Star Power Dispels Lack of Youth Concern About HIV/AIDS Infection
LOS ANGELES, June 14 /PRNewswire-USNewswire/ -- Katy Perry does it. So does Yoko Ono, Cyndi Lauper and Dita Von Teese. Tokio Hotel, Dangerous Muse, Pharrell Williams/N.E.R.D and Estelle, they do too. They all do it. Publicly. Proudly.
Each of these stars is telling youth throughout the world that HIV/AIDS is still a deadly health risk and entirely preventable.
They're ambassadors for Designers Against AIDS (www.designersagainstaids.com) (DAA), a nonprofit initiative that involves celebrities from the worlds of music, fashion, design, arts, sports and film to raise awareness and curiosity. DAA's message is simple and straightforward: Prevention is the only cure for HIV/AIDS - protect yourself and your partner(s).
This message is particularly important for both young American males and females, ages 15-25, especially African Americans and Hispanics. Why? Research shows that kids are having risky sex at earlier ages and do not seem to be concerned about becoming infected with HIV.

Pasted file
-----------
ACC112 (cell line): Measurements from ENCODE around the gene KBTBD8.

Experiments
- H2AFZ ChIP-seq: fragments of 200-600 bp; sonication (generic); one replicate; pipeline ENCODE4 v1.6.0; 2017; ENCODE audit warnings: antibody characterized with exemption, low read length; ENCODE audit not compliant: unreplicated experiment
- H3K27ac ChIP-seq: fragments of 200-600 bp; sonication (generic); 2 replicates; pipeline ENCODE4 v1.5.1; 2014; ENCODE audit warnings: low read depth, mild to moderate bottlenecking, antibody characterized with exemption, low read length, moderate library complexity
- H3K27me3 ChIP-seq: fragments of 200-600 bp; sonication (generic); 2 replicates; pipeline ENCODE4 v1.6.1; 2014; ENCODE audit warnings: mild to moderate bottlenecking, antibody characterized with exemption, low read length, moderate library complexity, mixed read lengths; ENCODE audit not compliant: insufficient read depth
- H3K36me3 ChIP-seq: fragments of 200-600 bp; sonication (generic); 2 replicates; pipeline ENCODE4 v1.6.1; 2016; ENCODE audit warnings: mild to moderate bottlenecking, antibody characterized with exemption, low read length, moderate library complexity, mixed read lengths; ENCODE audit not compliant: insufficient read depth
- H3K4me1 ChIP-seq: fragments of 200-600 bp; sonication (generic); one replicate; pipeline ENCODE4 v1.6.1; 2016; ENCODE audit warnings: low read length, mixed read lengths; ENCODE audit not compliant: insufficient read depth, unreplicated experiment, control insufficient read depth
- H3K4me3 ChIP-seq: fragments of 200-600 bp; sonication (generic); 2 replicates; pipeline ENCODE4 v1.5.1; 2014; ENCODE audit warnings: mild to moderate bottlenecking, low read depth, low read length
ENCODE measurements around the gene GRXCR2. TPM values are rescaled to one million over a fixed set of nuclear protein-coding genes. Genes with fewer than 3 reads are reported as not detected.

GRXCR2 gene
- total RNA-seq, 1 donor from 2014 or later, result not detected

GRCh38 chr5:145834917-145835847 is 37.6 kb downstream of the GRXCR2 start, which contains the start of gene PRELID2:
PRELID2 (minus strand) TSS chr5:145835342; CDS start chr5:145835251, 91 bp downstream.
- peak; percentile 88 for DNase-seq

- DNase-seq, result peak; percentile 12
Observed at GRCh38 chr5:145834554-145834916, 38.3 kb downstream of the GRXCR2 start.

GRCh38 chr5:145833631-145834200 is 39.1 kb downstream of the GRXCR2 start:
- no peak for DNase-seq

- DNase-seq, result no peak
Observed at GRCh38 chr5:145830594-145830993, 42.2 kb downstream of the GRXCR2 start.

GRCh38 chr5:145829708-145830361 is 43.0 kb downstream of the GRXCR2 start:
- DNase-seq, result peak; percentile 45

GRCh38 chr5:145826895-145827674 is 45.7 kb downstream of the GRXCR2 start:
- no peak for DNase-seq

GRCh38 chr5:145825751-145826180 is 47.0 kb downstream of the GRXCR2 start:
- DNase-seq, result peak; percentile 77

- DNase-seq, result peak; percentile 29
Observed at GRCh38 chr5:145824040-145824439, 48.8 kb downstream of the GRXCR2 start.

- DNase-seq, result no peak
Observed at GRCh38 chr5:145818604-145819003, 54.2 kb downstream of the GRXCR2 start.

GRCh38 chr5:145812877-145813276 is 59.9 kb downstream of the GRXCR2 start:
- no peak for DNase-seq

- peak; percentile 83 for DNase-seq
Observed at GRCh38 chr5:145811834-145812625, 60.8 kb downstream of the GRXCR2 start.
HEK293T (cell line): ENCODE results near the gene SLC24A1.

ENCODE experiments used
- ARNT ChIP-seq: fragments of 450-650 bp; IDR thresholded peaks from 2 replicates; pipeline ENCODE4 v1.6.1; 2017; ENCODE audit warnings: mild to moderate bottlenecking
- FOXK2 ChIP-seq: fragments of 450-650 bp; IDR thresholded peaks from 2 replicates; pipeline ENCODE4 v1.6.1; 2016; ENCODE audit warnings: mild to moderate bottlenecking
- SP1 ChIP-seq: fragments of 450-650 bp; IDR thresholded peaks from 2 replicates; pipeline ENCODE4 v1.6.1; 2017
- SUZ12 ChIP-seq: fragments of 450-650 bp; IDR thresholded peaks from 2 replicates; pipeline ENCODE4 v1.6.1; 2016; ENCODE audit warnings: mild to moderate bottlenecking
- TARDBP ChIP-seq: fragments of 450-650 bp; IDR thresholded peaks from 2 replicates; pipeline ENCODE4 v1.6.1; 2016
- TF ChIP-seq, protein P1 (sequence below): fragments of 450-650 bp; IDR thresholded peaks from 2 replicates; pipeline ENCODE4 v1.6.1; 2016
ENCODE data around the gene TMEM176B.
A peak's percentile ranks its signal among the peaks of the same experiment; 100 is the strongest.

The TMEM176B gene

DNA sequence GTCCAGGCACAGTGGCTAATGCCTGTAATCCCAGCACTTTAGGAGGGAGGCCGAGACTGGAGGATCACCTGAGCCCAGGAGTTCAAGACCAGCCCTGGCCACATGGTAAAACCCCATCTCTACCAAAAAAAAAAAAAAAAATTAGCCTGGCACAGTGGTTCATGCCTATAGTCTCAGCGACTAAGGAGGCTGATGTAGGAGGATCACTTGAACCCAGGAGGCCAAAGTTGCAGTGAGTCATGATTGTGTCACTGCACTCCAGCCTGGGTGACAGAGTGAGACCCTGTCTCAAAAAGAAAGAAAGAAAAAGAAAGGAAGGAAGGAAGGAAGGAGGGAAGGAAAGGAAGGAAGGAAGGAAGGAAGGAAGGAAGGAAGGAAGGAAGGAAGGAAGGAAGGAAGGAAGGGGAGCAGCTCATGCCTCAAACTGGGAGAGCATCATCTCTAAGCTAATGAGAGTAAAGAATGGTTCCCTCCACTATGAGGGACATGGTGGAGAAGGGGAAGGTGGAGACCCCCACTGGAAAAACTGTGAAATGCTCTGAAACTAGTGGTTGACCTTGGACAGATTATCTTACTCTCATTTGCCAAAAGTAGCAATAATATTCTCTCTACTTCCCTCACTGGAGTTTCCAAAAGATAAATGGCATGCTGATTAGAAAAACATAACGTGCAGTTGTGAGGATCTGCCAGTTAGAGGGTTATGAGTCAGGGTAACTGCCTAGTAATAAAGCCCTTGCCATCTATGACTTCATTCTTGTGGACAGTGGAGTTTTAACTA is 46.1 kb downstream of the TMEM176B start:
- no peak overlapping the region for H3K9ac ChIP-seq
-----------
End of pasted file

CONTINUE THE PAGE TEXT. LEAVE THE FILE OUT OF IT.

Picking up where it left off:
According to the latest Centers For Disease Control and Prevention statistics, they should be:
DAA is calling on all young Americans 15-25 to wake up, be concerned about the very real risks of getting this "forgotten disease" and visit its website to get nuts and bolts prevention information. Additional information is available through the organization's Fashion Against AIDS project (www.fashionagainstaids.com) in Hennes & Mauritz stores.
-- HIV/AIDS infections in the United States grew 15 percent between 2004 and 2007. -- Heterosexual contact led to about one-third of new HIV and AIDS diagnoses in 2006. -- Americans 13-24 years of age represented 13 percent of all people diagnosed with HIV/AIDS in 2008. -- African Americans in that age group accounted for 55 percent of those infections. -- Males, mostly males who have sex with men, in that age group represent 62 percent of all infections. -- More than 30 percent of HIV diagnoses in 2007 were women.
SOURCE Designers Against AIDS
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